In recent years, Logitech has gone from being one of Silicon Valley's quiet success stories to a company that looked like the world was passing it by.
Long known for its keyboards, mice and other computer peripherals, Logitech is on the front lines of the transition from PCs to tablets and smartphones. As the market for PCs has started to shrink, so, too, have those for peripherals.
Logitech's overall sales have dropped for the past two years; in its past fiscal year, the company posted a $225 million loss. The company, which is incorporated in Switzerland but has its headquarters in Newark, responded by ousting its chief executive and undergoing two rounds of layoffs.
Bracken Darrell, who Logitech named as its CEO in January, is the point man in the company's turnaround effort. Since coming on board in April 2012 as Logitech's president, Darrell has moved to streamline both Logitech's management ranks and its product lines.
Darrell spoke with this newspaper recently about how he's transforming Logitech and what he sees as the company's biggest opportunities in the future. This is an edited version of the interview.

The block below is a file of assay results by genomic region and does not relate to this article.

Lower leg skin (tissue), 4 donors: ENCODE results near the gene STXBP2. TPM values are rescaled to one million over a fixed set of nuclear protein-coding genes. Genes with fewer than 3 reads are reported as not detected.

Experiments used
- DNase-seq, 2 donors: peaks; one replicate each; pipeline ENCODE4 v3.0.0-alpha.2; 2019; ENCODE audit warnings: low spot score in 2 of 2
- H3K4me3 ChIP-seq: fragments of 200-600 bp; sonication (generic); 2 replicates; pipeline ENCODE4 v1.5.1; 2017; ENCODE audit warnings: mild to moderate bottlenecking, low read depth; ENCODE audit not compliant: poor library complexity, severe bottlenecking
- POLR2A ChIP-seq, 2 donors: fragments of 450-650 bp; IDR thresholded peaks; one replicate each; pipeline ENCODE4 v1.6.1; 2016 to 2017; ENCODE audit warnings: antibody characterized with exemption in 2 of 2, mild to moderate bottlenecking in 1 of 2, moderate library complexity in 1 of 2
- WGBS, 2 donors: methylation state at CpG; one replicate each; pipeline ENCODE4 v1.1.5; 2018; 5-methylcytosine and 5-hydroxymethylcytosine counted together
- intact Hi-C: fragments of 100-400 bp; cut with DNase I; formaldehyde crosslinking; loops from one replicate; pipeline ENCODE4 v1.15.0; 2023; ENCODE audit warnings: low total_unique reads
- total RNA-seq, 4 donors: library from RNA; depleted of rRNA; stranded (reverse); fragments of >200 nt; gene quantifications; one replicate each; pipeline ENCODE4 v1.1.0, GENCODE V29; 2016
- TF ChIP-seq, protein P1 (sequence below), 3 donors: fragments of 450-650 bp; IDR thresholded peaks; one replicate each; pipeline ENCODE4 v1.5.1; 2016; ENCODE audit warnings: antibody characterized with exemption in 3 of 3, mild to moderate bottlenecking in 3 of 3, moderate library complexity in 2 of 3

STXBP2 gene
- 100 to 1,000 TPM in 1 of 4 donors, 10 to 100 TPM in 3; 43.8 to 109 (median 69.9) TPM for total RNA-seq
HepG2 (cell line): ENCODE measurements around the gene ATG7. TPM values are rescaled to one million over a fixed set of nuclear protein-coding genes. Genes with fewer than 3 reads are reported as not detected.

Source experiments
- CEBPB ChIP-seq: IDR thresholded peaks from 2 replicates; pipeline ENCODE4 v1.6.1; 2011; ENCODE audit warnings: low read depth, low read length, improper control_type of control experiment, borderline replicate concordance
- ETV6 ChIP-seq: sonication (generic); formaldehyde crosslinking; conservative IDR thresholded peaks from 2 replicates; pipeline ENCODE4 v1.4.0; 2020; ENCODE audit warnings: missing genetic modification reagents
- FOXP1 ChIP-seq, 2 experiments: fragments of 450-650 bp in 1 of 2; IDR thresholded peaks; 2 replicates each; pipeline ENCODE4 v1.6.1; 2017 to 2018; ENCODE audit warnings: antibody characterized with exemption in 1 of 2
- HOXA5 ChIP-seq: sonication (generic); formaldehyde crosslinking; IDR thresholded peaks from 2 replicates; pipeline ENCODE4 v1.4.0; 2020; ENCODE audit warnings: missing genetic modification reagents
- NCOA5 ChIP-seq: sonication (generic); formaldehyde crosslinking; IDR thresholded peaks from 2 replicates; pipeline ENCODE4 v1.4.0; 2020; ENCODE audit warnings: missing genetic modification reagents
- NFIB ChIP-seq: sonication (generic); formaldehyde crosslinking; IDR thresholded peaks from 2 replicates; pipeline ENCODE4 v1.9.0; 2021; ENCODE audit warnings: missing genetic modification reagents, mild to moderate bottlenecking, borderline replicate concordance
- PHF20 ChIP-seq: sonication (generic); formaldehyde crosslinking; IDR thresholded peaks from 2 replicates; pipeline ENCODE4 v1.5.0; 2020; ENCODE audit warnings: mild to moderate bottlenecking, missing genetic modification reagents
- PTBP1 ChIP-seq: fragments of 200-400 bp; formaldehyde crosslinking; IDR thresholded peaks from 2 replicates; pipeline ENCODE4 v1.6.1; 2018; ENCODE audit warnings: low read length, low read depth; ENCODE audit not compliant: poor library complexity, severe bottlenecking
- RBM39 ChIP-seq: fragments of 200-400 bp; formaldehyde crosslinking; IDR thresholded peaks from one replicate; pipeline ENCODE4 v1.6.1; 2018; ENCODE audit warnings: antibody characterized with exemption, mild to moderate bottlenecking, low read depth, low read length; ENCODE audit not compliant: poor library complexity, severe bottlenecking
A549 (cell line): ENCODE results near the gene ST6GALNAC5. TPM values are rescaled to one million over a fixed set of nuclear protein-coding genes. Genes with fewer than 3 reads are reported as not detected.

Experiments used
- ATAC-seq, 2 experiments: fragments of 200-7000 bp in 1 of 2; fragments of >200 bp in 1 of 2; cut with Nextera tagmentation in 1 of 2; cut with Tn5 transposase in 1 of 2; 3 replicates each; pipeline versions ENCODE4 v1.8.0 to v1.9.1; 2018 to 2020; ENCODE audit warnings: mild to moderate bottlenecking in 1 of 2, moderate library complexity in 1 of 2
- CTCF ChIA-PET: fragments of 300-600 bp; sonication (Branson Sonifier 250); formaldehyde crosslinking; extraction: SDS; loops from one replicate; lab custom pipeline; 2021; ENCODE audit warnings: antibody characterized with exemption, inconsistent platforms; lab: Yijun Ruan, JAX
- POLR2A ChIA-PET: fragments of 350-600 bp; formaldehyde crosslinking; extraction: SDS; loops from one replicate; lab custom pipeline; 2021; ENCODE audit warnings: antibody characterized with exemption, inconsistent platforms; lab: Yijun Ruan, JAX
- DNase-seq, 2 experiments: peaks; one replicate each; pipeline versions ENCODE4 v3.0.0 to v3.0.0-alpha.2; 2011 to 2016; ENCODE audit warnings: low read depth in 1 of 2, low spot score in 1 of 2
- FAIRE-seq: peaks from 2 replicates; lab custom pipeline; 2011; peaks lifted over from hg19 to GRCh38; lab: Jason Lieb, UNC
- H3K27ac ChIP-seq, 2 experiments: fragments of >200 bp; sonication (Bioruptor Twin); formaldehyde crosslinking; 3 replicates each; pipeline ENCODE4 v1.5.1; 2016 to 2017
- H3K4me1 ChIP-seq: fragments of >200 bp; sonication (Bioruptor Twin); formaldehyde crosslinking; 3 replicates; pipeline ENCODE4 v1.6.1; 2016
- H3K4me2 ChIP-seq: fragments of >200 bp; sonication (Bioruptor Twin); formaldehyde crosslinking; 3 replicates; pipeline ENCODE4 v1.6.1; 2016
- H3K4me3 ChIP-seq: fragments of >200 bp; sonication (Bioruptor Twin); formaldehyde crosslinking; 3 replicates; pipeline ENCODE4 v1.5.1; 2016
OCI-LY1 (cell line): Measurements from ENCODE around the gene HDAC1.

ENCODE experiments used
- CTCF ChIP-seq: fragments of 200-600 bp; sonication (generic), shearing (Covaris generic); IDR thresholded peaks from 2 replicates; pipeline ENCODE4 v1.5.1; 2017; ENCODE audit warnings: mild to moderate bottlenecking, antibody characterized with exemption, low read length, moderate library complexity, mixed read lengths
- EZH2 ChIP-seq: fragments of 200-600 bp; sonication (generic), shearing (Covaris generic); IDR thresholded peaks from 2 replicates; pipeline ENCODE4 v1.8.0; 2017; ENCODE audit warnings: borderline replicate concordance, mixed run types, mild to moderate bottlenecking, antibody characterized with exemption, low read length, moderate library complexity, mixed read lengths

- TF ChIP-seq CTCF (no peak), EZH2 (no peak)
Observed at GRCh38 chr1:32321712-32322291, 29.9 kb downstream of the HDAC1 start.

Q How are you changing Logitech? And what do you see as the company's biggest opportunity going forward?
A When I took over, we made a clear decision to get out of some things. We're exiting the surveillance camera business. We're exiting a bunch of other legacy businesses within it.
And we're staying in, really, three businesses: PC peripherals, which is big and profitable and, as you know, there's growth pockets. We're going very aggressively after mobility -- that's the single biggest opportunity we have because of the growth rate of the category and our position now, which is a relatively modest share so far. And then the video conferencing.
Q How did you choose which businesses you were going to keep and which ones you were going to sell off?
A I'd love to make it sound like it was really harder than it was, but first we looked at where we make money and where we don't, and second, we looked at where's the future of the consumer going to be. And it's pretty clear that mobility's the place, and we need to be the Logitech of mobility, and not just the Logitech of PC peripherals. So it was about that simple.
Q Given that the PC market is shrinking, why stay in the PC peripheral business?
A Couple reasons. One is it's still a very big business, and it's not shrinking across the board. There are areas that are in a secular decline, like a Webcam for retail. But things like a keyboard? We're not sure that that's going to decline long-term. It may be at least stable to slight growth.
The conventional mouse business is probably going to change, but this concept of navigation in some way, shape or form will always be out there, whether it's a conventional mouse, a touch product, eye tracking, air gesture -- something out there will be there.